I received this free from the publishers via NetGalley
Lada and Radu were abandoned in the Ottoman sultan’s court by their father, and a bargaining chip for the sultan – a way to ensure their father would hold up his end of the treaty. Lada is brutal and ruthless and she believes that it is those traits that are the key to survival. Radu, however, believes a more gentle hand is needed to survive. Lada wishes to return home and take revenge out on the empire that has held her captive, but Radu has finally found his home. However, things change when she and Radu meets the sultan’s son Mehmed. They become friends, and those ties of love and loyalty is tested throughout the years.
I’ve seen And I Darken listed as ‘fantasy’ a few times, but that isn’t what I would call it as there is no magic etc. And I Darken is probably best described as ‘alternative history’, as it is a story where Vlad the Impaler is a girl. I actually really loved this! It is full of political intrigue and strategy, and while there are on occasion strong action scenes it is very much a slow paced book. I did love the historical setting, and I loved the original ‘alternative history’ element. I can see how the pace and the political intrigue may not be for everyone, so if that isn’t your thing then I do suggest you steer clear of this book. I know a lot of people love Kiersten White for her more fun stories. However, And I Darken is the opposite of that.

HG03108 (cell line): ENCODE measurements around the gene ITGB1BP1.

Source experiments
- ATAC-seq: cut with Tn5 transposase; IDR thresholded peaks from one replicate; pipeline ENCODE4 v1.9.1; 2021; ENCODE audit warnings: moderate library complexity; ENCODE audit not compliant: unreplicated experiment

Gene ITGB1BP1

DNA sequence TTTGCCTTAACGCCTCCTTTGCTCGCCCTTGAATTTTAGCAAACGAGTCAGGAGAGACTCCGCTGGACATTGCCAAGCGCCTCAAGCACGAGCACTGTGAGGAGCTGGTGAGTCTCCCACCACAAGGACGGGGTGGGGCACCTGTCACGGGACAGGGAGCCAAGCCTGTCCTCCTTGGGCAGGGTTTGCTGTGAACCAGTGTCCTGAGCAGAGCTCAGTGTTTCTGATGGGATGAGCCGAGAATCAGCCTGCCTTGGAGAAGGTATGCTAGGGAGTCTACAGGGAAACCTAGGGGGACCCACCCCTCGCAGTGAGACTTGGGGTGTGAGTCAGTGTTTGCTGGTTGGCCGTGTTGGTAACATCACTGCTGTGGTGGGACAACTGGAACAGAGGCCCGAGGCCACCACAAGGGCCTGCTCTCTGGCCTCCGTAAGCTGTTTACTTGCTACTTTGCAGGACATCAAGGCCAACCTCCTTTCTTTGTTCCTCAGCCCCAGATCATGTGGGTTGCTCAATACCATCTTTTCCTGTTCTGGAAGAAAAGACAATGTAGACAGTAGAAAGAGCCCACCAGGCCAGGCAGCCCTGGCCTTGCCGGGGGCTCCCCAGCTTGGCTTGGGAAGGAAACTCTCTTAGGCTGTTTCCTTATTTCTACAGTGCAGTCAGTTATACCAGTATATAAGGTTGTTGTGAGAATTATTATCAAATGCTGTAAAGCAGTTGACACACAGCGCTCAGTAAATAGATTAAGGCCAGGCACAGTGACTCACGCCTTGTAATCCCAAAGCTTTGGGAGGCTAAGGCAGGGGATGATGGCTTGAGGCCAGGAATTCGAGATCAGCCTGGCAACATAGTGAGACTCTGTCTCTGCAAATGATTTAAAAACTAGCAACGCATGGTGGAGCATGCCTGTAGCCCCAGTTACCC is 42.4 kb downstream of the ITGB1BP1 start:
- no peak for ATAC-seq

In terms of characters – I loved some and disliked some.Lada was excellent, she was ferocious, brutal, and blunt. She contrasted fantastically with her brother Radu who was calm, calculated, and charming. I was very intrigued with their complex brother/sister relationship. I thought it was done really well, showing both that love and loyalty but also that bitterness and conflict. This relationship got more complex and more tested with the addition of Mehmed – an interesting character, but not one I would say I personally liked.
I wouldn’t necessarily call And I Darken a ‘feminist’ book necessarily. While feminism was present, there were no other main female characters alongside Lada. There were other female characters who were important to the story, women who worked through the patriarchal system and gained power through manipulation of the system. However, I would have liked to see Lada have more relationships with other women.
Overall, a good and enjoyable historical fiction which I would personally recommend if you are a fan of books which a slower pace with a larger focus on politics and strategy.
RATING: ★★★★☆ (4.5)